Leer en Español
The Coast Guard confirmed Tuesday that a vessel intercepted on Monday near Florida Keys was overloaded with 176 Haitians on board, ten of whom had to be hospitalized for symptoms of dehydration.
The interception occurred off Key Largo, near Ocean Reef (south of Miami), after a Customs and Border Protection (CBP) aircraft initially detected the vessel about 25 miles (40 kilometers) northwest of Eel Key in the Bahamas.
Alerted by the Key West Coast Guard, the naval air base sent the ship “Paul Clark” in search of the wooden sailboat which was sailing without basic life-saving equipment or navigation lights, the Coast Guard said in a statement.
The crew of the ‘Paul Clark’ arrived on scene and found an extremely overloaded vessel and had to provide them with flotation devices to prevent loss of life, given that weather conditions were poor, with winds of 20 mph (32 km/h) and waves of 4 to 6 feet (1.22-1.83 meters).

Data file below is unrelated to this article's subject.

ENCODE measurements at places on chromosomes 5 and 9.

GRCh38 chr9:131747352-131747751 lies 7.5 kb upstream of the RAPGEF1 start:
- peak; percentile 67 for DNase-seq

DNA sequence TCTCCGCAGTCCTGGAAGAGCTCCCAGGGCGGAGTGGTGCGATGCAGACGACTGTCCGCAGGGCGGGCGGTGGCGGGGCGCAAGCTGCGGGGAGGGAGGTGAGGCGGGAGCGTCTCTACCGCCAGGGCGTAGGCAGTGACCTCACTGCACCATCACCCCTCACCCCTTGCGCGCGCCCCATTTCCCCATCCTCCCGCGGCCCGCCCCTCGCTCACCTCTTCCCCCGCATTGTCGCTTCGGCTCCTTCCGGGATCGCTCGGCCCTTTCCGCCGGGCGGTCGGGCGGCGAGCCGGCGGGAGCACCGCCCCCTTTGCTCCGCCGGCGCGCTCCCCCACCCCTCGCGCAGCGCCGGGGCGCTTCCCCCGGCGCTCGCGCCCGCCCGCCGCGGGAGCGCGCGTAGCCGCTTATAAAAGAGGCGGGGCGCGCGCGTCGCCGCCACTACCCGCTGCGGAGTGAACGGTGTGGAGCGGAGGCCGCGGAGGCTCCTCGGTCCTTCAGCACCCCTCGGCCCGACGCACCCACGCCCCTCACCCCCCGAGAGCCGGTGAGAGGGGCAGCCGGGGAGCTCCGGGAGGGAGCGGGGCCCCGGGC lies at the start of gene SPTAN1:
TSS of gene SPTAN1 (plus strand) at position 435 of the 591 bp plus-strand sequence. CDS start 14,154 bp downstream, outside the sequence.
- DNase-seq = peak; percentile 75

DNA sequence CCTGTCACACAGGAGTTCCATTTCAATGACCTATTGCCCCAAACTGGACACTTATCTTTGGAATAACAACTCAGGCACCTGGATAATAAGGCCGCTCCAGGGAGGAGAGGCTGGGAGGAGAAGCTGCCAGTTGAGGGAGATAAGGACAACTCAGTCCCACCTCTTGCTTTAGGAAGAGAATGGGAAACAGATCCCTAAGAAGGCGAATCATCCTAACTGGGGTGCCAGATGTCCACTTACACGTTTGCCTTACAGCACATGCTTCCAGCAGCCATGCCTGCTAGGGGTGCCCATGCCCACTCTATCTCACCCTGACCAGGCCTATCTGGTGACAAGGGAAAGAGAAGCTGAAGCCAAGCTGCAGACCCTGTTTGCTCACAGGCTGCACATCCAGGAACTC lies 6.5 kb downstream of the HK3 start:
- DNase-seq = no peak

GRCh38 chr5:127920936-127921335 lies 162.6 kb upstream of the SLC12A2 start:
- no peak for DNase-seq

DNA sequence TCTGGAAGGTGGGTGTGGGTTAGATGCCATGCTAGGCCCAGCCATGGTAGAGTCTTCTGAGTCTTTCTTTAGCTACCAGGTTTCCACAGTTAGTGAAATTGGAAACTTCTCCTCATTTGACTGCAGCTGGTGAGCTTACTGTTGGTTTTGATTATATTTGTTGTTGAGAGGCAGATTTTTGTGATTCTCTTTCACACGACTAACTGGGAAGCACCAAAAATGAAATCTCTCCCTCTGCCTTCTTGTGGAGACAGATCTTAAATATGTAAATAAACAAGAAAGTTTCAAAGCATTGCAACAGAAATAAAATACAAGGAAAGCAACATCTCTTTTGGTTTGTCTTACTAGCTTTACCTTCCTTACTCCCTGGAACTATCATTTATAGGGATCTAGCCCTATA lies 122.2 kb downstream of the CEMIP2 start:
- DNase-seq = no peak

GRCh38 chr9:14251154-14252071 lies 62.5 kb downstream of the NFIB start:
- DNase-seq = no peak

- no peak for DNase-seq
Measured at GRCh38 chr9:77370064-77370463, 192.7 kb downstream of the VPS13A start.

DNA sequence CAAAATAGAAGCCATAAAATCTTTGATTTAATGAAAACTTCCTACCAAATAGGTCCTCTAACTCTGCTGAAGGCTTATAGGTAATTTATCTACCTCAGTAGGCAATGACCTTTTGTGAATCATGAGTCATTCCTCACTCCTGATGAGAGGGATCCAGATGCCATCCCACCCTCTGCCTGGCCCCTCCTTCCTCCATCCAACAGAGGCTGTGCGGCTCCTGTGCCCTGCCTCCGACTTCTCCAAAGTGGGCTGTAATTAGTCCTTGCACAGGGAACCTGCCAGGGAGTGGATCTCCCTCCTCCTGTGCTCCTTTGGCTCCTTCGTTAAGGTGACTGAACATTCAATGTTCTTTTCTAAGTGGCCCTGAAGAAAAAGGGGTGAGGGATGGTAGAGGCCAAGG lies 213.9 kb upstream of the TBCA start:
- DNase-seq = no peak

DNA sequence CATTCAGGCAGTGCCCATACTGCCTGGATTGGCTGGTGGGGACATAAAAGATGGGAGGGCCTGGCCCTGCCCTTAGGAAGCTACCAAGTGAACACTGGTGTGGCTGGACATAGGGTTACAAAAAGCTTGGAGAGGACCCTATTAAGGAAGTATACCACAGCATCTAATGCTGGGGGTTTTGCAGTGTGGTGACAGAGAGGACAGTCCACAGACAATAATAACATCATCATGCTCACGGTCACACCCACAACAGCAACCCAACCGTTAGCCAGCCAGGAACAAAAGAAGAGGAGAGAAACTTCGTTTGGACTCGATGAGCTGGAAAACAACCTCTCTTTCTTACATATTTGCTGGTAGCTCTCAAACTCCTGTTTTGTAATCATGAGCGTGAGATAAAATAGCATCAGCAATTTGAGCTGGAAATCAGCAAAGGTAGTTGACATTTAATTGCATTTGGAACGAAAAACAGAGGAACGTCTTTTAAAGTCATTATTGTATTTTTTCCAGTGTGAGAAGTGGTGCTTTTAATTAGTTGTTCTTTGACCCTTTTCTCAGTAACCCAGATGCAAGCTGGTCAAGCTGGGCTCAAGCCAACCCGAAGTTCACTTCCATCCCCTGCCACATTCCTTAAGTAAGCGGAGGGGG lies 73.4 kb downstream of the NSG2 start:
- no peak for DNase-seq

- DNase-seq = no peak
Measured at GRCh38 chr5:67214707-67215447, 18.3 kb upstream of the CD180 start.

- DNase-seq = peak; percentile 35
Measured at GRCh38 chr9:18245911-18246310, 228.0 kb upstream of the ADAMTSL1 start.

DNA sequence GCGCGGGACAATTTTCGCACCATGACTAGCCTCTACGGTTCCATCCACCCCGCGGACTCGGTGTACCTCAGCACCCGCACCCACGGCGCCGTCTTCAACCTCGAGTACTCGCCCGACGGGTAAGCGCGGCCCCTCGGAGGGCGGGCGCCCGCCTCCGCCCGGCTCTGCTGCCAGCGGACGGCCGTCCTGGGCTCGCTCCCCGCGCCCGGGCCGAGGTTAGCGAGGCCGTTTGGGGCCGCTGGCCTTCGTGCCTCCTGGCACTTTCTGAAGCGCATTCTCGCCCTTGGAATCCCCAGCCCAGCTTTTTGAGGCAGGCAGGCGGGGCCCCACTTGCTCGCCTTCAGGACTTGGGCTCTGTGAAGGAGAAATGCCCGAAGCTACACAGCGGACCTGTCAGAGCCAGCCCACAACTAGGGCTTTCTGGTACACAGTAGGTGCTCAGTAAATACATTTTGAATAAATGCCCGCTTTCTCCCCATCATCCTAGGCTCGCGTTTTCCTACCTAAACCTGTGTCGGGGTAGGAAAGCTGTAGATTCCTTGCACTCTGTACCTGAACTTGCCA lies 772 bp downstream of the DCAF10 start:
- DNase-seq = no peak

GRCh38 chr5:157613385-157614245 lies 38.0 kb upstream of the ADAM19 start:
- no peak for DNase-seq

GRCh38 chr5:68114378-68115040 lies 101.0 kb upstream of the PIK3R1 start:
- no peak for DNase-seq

James Kinney, sector Key West command duty officer, warned that it is extremely dangerous to navigate the Florida Straits in an unseaworthy vessel, especially off the Florida Keys, where the water is very treacherous with shoals and reefs.
Kinney explained that thanks to the quick coordination between so many different agencies, such as Miami-Dade County Fire and the Monroe County Sheriff’s Office, no lives were lost during this interception.
Ten Haitians had to be transported to a hospital for dehydration.
The Coast Guard routinely repatriates persons intercepted at sea to their home countries.
Since October 1, 2021, the start of the fiscal year, the Coast Guard has interdicted 557 Haitians at sea, compared to 1,527 and 418 intercepted in fiscal years 2021 and 2020, respectively.